People may wonder which profession in our society is dedicated to the well-being of children: the answer is social work in the field of Child Welfare. Child welfare is a segment of social work that is vital to the health and stability of the children and families in our society. These social workers provide a multitude of different services, some of which include working in the foster care system, child protective services, as caseworkers, and as therapists. They work with children and adults alike, making it their mission to provide the resources and services necessary for children to be in the most safe and healthy environment and situation possible.
Definition of Child Welfare
Child welfare ensures “that children are safe and protected from any harm” (Berg-Weger, 2013). Social workers in this field “protect vulnerable children and help families in need of assistance”, “intervene when children are in danger of neglect or abuse”, and some even arrange “adoptions, locate foster families, or work to get families back together” (U.S. Bureau of Labor Statistics, 2013). This is the second largest area of social work, especially for those with a bachelor’s degree in social work (Berg-Weger, 2013). The primary purpose of child welfare is to keep children protected and safe from harm (Whitaker, Reich, Reid, Williams, & Woodside, 2004). The secondary purpose is to “provide necessary services to the families of children at risk, to improve conditions in their homes and bring stability to their family units” (Whitaker et al., 2004). According to the National Association of Social Workers, “this system includes both public and private agencies, and works in close partnership with – and relies on – many other community systems, such as educational and mental health systems; financial, housing, and employment assistance; and substance abuse treatment services” (Whitaker et al., 2004). Child welfare includes child protective services, family preservation, foster care, group homes, residential facilities, adoption services, and kinship care programs (Berg-Weger, 2013). The population that child welfare workers work with is children and youth, who have generally been neglected or abused, and the adults involved (parents, foster parents, families, etc.) (Berg-Weger, 2013).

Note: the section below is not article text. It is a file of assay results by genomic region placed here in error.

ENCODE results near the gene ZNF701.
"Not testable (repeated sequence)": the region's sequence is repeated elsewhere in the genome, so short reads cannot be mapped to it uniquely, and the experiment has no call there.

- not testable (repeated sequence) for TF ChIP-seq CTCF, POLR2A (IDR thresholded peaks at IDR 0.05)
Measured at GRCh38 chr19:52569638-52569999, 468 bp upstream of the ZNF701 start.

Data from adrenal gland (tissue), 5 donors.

Definition of Social Problem
When most people think of child welfare, the only social problem many think of is alcoholic fathers. This only “scrapes the edge of the iceberg” of the social problems that child welfare workers might have to deal with on a daily basis. Due to the wide range of living conditions and issues that children and families experience in our society, social workers now have many social problems that they must address in this field of practice. The two most common social problems that social workers must deal with are child abuse and child neglect (Berg-Weger, 2013).
According to the National Association of Social Workers, “every day, an average of 2,400...